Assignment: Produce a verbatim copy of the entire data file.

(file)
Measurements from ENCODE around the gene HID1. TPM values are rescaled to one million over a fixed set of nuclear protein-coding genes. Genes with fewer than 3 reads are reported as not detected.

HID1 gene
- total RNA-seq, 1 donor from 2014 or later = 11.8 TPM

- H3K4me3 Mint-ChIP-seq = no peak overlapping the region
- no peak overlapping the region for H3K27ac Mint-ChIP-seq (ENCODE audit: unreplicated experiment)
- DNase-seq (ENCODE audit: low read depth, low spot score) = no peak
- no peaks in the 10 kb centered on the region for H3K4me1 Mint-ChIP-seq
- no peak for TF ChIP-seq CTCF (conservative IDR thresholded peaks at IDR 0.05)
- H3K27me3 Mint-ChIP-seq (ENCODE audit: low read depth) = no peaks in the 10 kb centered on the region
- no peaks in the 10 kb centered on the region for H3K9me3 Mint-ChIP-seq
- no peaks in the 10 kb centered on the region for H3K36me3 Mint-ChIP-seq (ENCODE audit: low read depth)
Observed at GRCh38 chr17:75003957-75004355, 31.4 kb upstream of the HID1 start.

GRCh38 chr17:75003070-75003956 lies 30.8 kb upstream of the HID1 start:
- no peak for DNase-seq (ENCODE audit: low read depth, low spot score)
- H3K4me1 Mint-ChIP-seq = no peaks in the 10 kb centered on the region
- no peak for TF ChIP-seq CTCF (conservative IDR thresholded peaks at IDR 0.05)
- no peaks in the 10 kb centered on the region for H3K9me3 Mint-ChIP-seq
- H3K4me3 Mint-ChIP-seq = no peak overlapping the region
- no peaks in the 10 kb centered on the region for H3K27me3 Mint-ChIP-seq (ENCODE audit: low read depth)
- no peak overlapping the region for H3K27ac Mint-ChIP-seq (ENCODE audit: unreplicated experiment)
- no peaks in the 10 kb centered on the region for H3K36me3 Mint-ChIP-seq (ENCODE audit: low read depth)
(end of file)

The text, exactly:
Measurements from ENCODE around the gene HID1. TPM values are rescaled to one million over a fixed set of nuclear protein-coding genes. Genes with fewer than 3 reads are reported as not detected.

HID1 gene
- total RNA-seq, 1 donor from 2014 or later = 11.8 TPM

- H3K4me3 Mint-ChIP-seq = no peak overlapping the region
- no peak overlapping the region for H3K27ac Mint-ChIP-seq (ENCODE audit: unreplicated experiment)
- DNase-seq (ENCODE audit: low read depth, low spot score) = no peak
- no peaks in the 10 kb centered on the region for H3K4me1 Mint-ChIP-seq
- no peak for TF ChIP-seq CTCF (conservative IDR thresholded peaks at IDR 0.05)
- H3K27me3 Mint-ChIP-seq (ENCODE audit: low read depth) = no peaks in the 10 kb centered on the region
- no peaks in the 10 kb centered on the region for H3K9me3 Mint-ChIP-seq
- no peaks in the 10 kb centered on the region for H3K36me3 Mint-ChIP-seq (ENCODE audit: low read depth)
Observed at GRCh38 chr17:75003957-75004355, 31.4 kb upstream of the HID1 start.

GRCh38 chr17:75003070-75003956 lies 30.8 kb upstream of the HID1 start:
- no peak for DNase-seq (ENCODE audit: low read depth, low spot score)
- H3K4me1 Mint-ChIP-seq = no peaks in the 10 kb centered on the region
- no peak for TF ChIP-seq CTCF (conservative IDR thresholded peaks at IDR 0.05)
- no peaks in the 10 kb centered on the region for H3K9me3 Mint-ChIP-seq
- H3K4me3 Mint-ChIP-seq = no peak overlapping the region
- no peaks in the 10 kb centered on the region for H3K27me3 Mint-ChIP-seq (ENCODE audit: low read depth)
- no peak overlapping the region for H3K27ac Mint-ChIP-seq (ENCODE audit: unreplicated experiment)
- no peaks in the 10 kb centered on the region for H3K36me3 Mint-ChIP-seq (ENCODE audit: low read depth)